On 28 January 2018, Spain won their first EHF EURO title after defeating record champions Sweden in the final. Only one team beat Spain on the road to the trophy in Croatia – their upcoming semi-final opponents Slovenia.
“This is a really different story now – we are in the semi-finals of a European championship and it’s a really different point of view. Back then, in 2018, it was a before and after point in our competition, and then at the end of the day we were European champions,” said Spain coach Jordi Ribeira of the main round loss to Slovenia in Varazdin, adding that it ended up being the shake-up his team needed.
“Here the story is different, because it is a semi-final, so the only important point will be to get the victory of course.”
“I don’t think he remembers me, because I was not bald then!”
That 31:26 victory for Slovenia followed a long history between the teams, which has seen Spain usually the dominant side. Spain have won 10 of the 13 matches played against Slovenia, and one game ended in a draw.
Spain and Slovenia have a history of goal fests. For both teams, their EURO record for the highest-scoring game was against the other – twice. At the EHF EUROs in 2006 and 2010, Spain and Slovenia’s mutual clashes ended with a total of 72 goals scored.
Slovenia also played another 72-goal game, against Czech Republic in 2010, while Spain’s record for most goals against an opponent was against Slovenia, when they tallied 40 goals in the EHF EURO 2010 match in Innsbruck.
There is also individual history. The two team captains, Slovenia’s Vid Kavticnik and Spain’s Raul Entrerrios, made their debut at the same EHF EURO, in 2004. That was the first and only time Slovenia reached the semi-finals or the trophy match at the EHF EURO, and they clinched the silver medal in front of their home crowd, while Spain ranked 10th at that event.
The 10th-place finish was Spain’s lowest rank in history, while Slovenia secured their best position in the event at that edition. Kavticnik was also named the All-star Team right wing at that EURO.
“I don’t think he remembers me, because I was not bald then!” laughed Kavticnik when asked if he remembers Entrerrios from that event, but the Spanish MVP of the EHF EURO 2016 has not forgotten.
“I do remember because 2004 was my first important championship and I have a really special memory from that occasion. I remember the really good job that Slovenia did in that championship of course,” he said.
11 of 16 Slovenia players coached by Spaniards in clubs
The individual history regarding the final weekend for these teams extends beyond the players. Slovenia coach Ljubomir Vranjes won his last of three EHF EURO titles, playing for Sweden, in 2002 – and that final against Germany took place in Stockholm.
“Eighteen years ago, yes. It was nice of course. We won the European championship, in front of our Swedish fans. It was one of the most special moments in my handball career, so I don’t forget that moment so easy,” said Vranjes.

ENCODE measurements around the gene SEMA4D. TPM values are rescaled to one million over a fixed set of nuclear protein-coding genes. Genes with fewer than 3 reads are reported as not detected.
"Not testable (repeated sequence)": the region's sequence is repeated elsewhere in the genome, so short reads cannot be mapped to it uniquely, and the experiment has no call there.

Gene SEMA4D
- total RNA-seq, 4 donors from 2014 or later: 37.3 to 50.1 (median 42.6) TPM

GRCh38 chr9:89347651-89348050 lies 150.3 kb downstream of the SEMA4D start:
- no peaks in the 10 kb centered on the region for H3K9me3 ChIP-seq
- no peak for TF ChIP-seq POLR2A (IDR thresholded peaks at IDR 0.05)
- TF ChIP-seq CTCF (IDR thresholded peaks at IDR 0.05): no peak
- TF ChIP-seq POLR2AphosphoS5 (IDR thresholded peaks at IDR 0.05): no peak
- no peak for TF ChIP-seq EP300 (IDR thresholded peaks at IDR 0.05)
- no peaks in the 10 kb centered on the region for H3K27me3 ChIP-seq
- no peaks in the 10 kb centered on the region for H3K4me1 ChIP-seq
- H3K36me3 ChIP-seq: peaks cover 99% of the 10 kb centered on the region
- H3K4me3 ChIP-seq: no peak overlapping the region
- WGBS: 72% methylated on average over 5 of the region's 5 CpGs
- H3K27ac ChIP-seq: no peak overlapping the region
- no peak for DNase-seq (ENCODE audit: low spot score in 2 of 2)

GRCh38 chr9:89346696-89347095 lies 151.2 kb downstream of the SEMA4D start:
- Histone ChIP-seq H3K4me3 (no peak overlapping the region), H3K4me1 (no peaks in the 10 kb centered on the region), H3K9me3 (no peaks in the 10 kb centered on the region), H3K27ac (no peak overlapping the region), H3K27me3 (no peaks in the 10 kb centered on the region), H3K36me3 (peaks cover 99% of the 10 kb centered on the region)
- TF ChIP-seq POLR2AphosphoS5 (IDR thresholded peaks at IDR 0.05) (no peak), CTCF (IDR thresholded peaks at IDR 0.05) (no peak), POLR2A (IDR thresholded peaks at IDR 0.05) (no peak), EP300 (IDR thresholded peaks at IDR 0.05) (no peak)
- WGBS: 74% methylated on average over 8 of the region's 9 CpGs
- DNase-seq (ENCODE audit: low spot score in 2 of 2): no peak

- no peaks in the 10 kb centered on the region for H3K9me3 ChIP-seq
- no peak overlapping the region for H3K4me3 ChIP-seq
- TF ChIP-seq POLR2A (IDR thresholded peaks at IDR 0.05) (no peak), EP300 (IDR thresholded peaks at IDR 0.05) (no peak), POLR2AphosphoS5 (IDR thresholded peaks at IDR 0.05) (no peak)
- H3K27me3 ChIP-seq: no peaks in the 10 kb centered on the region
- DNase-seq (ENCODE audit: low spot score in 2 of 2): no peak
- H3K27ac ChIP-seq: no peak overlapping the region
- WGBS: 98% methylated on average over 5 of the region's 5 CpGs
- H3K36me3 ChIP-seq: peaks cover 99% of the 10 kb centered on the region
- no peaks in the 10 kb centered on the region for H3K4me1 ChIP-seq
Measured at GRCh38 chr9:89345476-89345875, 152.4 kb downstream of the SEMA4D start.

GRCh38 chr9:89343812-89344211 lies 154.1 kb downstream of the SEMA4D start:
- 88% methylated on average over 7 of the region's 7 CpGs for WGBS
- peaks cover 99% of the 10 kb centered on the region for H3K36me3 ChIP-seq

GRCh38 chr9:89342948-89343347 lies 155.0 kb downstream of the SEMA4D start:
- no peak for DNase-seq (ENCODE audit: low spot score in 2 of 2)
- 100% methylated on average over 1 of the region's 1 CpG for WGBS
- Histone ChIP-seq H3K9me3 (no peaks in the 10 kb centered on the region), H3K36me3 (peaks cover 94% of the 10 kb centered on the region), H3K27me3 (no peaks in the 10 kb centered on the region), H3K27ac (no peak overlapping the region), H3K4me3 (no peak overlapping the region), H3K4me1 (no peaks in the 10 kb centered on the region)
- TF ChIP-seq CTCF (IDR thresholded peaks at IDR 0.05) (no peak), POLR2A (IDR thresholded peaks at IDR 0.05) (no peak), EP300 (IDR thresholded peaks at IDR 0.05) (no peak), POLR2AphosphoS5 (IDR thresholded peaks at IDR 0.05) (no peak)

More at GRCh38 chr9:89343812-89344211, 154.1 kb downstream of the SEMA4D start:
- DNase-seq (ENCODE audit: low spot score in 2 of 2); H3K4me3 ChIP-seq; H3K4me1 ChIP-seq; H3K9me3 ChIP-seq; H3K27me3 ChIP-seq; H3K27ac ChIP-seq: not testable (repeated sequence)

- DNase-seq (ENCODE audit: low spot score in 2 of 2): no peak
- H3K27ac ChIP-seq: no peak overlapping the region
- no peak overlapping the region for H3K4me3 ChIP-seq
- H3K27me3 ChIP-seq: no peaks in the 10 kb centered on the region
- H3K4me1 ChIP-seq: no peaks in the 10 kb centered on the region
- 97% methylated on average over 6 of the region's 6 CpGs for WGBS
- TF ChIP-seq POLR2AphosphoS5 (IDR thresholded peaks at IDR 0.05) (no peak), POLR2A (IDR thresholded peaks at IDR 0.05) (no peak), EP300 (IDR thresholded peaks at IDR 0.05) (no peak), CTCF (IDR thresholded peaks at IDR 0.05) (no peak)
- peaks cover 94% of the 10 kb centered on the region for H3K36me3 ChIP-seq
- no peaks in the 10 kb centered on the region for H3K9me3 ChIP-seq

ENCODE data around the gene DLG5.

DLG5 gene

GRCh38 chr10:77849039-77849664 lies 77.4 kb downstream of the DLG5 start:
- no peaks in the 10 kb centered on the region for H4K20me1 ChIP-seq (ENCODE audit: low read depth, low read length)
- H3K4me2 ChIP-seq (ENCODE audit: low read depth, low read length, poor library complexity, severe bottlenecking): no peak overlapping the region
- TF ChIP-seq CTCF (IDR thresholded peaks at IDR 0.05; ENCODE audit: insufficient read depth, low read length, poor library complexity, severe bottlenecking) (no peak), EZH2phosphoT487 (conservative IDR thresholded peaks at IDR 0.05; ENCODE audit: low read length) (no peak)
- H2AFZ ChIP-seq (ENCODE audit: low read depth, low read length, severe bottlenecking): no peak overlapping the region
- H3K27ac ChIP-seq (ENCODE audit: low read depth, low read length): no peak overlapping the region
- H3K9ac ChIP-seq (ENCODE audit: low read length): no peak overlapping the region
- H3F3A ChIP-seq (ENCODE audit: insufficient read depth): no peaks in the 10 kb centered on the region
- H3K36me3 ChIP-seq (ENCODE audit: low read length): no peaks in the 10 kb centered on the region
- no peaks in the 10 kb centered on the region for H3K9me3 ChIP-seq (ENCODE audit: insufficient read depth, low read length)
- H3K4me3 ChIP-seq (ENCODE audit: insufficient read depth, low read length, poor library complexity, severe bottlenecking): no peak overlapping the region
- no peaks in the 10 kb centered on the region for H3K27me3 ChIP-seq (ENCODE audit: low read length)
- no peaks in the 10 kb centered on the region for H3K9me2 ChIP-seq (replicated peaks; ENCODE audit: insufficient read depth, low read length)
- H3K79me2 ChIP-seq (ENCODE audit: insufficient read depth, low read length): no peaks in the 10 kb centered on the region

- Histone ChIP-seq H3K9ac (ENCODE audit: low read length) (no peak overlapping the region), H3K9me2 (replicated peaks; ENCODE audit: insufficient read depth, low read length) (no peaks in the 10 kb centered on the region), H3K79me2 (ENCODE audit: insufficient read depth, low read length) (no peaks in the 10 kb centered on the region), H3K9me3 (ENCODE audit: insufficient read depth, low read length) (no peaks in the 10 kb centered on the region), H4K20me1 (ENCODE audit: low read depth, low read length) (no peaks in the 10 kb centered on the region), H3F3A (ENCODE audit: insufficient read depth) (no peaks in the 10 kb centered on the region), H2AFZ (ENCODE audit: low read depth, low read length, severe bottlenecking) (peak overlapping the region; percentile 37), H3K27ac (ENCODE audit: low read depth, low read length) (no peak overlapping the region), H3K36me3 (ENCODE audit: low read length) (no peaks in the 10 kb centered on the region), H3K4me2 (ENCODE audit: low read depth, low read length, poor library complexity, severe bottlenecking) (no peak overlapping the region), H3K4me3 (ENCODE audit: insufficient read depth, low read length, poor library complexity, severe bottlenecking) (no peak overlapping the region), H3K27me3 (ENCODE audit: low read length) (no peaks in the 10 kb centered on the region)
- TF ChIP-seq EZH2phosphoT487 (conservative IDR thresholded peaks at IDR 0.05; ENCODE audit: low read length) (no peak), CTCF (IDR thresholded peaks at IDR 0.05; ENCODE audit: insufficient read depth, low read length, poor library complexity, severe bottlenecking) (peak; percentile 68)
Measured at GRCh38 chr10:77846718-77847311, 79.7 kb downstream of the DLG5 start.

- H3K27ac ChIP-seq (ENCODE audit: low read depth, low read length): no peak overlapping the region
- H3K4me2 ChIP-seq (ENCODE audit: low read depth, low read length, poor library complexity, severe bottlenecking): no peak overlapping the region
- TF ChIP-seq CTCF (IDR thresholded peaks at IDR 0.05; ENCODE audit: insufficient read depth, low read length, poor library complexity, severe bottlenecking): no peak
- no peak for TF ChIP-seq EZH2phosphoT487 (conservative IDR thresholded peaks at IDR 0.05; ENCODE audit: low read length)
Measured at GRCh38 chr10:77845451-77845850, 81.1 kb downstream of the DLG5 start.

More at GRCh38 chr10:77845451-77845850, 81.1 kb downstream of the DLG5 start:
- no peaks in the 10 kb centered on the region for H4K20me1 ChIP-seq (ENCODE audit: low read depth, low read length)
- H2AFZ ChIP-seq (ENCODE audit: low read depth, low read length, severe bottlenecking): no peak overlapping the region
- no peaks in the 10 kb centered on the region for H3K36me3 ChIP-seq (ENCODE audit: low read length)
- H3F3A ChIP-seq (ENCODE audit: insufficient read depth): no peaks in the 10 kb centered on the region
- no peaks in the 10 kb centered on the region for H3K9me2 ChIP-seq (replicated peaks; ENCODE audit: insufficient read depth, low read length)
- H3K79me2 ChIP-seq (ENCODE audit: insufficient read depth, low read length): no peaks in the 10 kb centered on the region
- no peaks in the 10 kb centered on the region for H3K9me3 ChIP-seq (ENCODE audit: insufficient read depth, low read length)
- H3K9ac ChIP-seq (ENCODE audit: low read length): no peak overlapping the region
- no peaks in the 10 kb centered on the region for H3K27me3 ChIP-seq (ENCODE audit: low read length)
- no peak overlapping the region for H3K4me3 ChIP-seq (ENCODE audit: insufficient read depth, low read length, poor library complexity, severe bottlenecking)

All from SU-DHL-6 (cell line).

There are also current links between Slovenia and Spain. As stand-in on-court captain for injured Kavticnik, Jure Dolenec, highlighted, 11 of the 18 players with Slovenia are coached by Spaniards. Dolenec himself also plays in Spain, with VELUX EHF Champions League record winners Barça.
“Almost all the players are playing now in clubs with Spanish coaches, which is giving us, I would say, at least a similar system in defence.”
Ribeira: A really great team in front of us
Spain entered the EHF EURO 2020 as one of the favourites for the title, given their status as defending champions. However, the players certainly do not see Spain as having the clear upper hand before this encounter. In fact, Slovenia left back Borut Mackovsek said if he could choose the semi-final opponent out of Croatia and Spain, he would pick Spain.
“If I could choose, I would prefer to play against Spain,” said Mackovsek after their last main round match, versus Norway, which decided which group I team they would meet in the semi-final.
“Spain, I think they’re the oldest team in this EURO and we are young. I think we can run really good, and this will be our advantage in this game. We want to do this, we did this every game and we want to continue doing that. Against them, we will try to run as much as we can and I don’t think they can they can keep up the pace with us.”
His counterpart for Spain, Joan Canellas, had previously stated that facing Norway might give his team a stronger chance, saying: “Maybe a Scandinavian team such as Norway fits us better than Slovenia.”
In any case, the coaches agreed it would be a challenging and exciting semi-final – and that each side would be able to surprise the other.
“We have in front of us, a really great team – not only from a tactical point of view, but also in the side of each and every player is really fantastic in that team,” said Ribeira. “In general, these players have really good vision of the game. It’s going to be really difficult for us to anticipate what’s going to happen, but we hope it’s going to be a good match.”
“They play clever handball, tactical. They have it all. Impressive team for me to analyse. We are also looking forward to meeting such a great team tomorrow,” concluded Vranjes.